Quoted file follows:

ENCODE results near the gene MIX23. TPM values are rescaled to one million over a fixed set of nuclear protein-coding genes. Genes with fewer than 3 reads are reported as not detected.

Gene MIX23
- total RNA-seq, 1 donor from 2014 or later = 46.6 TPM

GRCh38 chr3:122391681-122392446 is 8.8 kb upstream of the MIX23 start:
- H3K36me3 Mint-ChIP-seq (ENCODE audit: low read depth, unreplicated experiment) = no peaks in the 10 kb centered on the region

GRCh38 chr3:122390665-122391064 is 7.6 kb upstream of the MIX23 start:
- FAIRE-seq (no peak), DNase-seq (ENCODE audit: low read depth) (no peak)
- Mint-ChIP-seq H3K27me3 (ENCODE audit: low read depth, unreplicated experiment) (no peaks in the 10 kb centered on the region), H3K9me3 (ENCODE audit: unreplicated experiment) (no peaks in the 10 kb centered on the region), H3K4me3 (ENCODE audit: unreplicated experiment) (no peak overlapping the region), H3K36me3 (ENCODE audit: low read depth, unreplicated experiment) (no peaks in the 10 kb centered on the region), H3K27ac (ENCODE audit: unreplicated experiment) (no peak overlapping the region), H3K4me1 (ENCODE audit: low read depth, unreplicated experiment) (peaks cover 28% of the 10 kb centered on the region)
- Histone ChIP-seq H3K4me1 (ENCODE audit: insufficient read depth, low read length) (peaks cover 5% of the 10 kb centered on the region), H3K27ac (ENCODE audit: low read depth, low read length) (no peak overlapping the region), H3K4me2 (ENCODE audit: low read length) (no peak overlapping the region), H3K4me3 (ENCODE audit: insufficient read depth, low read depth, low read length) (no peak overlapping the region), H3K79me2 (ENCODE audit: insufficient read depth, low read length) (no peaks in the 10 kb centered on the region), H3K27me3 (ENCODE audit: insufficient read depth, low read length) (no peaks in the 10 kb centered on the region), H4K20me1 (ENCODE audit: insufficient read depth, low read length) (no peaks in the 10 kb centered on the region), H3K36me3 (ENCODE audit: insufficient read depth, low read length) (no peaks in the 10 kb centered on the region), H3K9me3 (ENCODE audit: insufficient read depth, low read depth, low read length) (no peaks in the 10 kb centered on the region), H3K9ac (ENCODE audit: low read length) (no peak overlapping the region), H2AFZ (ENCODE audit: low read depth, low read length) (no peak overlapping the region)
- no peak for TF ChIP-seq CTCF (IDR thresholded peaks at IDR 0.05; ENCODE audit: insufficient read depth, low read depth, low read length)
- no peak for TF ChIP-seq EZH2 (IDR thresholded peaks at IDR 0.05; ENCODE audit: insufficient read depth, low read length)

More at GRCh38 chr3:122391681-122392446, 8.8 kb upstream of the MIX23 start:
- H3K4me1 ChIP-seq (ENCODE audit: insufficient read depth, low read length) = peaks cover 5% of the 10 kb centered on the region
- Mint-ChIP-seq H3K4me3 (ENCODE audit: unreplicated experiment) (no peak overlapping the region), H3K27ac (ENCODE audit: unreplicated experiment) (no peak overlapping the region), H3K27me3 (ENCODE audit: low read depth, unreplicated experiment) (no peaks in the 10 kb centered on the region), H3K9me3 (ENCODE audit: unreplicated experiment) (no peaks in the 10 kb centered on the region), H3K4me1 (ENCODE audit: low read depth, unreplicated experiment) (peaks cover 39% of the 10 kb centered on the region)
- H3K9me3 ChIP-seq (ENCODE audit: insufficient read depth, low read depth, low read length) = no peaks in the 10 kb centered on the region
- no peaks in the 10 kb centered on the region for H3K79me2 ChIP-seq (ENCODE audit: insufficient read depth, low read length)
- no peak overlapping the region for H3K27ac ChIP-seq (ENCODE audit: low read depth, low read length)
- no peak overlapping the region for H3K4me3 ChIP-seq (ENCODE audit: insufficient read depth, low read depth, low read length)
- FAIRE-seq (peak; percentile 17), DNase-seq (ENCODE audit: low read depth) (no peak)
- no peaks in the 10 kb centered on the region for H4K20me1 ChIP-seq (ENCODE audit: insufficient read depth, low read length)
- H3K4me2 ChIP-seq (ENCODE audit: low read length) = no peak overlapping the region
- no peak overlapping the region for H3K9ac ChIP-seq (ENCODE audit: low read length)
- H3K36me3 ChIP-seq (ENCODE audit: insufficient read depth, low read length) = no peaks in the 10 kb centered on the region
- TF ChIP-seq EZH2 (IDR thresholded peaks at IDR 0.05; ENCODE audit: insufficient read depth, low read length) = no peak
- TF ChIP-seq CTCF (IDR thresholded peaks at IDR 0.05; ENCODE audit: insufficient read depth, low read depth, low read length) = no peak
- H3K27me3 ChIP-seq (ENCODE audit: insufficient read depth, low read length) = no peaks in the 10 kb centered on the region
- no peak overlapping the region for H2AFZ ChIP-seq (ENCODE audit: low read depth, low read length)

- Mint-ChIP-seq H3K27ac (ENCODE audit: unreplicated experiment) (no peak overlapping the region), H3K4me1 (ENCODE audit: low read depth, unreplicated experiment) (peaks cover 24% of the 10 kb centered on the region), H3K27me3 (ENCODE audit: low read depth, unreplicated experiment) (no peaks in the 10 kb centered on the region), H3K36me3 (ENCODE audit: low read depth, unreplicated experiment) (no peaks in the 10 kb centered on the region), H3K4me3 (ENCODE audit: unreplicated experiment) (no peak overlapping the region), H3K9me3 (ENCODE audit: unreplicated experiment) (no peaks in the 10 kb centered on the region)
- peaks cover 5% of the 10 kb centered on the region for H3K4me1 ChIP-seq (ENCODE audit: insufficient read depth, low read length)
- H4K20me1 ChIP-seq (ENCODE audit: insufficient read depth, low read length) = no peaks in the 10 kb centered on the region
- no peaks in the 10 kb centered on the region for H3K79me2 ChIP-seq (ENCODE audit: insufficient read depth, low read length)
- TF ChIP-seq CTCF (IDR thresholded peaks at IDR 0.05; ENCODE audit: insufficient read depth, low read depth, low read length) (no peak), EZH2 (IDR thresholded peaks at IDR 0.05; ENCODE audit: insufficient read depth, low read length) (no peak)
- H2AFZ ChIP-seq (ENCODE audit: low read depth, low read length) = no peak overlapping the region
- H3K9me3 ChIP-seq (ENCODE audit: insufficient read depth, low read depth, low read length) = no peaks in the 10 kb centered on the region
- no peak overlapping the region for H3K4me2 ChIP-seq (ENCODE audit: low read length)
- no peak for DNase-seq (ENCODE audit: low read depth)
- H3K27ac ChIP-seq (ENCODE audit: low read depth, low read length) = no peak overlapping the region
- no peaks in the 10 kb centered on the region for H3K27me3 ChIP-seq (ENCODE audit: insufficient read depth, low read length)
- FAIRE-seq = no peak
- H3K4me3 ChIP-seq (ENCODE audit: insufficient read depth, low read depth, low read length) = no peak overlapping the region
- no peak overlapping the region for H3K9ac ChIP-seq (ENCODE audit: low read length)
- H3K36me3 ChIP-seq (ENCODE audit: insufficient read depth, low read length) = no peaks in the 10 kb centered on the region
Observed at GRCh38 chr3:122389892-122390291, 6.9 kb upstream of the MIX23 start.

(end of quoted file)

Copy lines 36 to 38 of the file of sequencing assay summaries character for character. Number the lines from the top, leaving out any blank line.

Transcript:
- no peak for DNase-seq (ENCODE audit: low read depth)
- H3K27ac ChIP-seq (ENCODE audit: low read depth, low read length) = no peak overlapping the region
- no peaks in the 10 kb centered on the region for H3K27me3 ChIP-seq (ENCODE audit: insufficient read depth, low read length)